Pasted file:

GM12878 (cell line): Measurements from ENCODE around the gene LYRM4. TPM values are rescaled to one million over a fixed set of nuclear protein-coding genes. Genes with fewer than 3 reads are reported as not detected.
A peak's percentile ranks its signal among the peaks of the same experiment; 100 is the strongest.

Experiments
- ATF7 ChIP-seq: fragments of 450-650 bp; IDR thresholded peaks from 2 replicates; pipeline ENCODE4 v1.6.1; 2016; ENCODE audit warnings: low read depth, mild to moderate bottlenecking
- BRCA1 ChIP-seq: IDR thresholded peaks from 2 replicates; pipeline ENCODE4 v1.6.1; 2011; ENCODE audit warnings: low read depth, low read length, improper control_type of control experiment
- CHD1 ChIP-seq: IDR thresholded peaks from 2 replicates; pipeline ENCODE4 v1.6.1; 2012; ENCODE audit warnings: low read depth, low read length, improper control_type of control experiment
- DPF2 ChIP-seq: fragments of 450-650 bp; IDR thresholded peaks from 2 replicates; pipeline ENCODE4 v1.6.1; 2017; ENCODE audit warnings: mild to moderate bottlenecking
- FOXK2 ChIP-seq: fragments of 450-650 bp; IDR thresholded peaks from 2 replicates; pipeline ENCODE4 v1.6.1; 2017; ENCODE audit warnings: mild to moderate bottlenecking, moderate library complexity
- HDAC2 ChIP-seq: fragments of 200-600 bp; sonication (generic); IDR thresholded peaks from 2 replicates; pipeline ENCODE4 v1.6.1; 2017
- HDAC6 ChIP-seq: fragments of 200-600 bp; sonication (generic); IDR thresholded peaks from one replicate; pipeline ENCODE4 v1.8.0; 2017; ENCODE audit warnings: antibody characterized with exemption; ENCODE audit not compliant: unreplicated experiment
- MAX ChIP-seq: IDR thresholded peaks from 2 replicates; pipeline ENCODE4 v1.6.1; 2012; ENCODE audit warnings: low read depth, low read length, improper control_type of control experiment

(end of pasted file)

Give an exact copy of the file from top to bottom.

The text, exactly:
GM12878 (cell line): Measurements from ENCODE around the gene LYRM4. TPM values are rescaled to one million over a fixed set of nuclear protein-coding genes. Genes with fewer than 3 reads are reported as not detected.
A peak's percentile ranks its signal among the peaks of the same experiment; 100 is the strongest.

Experiments
- ATF7 ChIP-seq: fragments of 450-650 bp; IDR thresholded peaks from 2 replicates; pipeline ENCODE4 v1.6.1; 2016; ENCODE audit warnings: low read depth, mild to moderate bottlenecking
- BRCA1 ChIP-seq: IDR thresholded peaks from 2 replicates; pipeline ENCODE4 v1.6.1; 2011; ENCODE audit warnings: low read depth, low read length, improper control_type of control experiment
- CHD1 ChIP-seq: IDR thresholded peaks from 2 replicates; pipeline ENCODE4 v1.6.1; 2012; ENCODE audit warnings: low read depth, low read length, improper control_type of control experiment
- DPF2 ChIP-seq: fragments of 450-650 bp; IDR thresholded peaks from 2 replicates; pipeline ENCODE4 v1.6.1; 2017; ENCODE audit warnings: mild to moderate bottlenecking
- FOXK2 ChIP-seq: fragments of 450-650 bp; IDR thresholded peaks from 2 replicates; pipeline ENCODE4 v1.6.1; 2017; ENCODE audit warnings: mild to moderate bottlenecking, moderate library complexity
- HDAC2 ChIP-seq: fragments of 200-600 bp; sonication (generic); IDR thresholded peaks from 2 replicates; pipeline ENCODE4 v1.6.1; 2017
- HDAC6 ChIP-seq: fragments of 200-600 bp; sonication (generic); IDR thresholded peaks from one replicate; pipeline ENCODE4 v1.8.0; 2017; ENCODE audit warnings: antibody characterized with exemption; ENCODE audit not compliant: unreplicated experiment
- MAX ChIP-seq: IDR thresholded peaks from 2 replicates; pipeline ENCODE4 v1.6.1; 2012; ENCODE audit warnings: low read depth, low read length, improper control_type of control experiment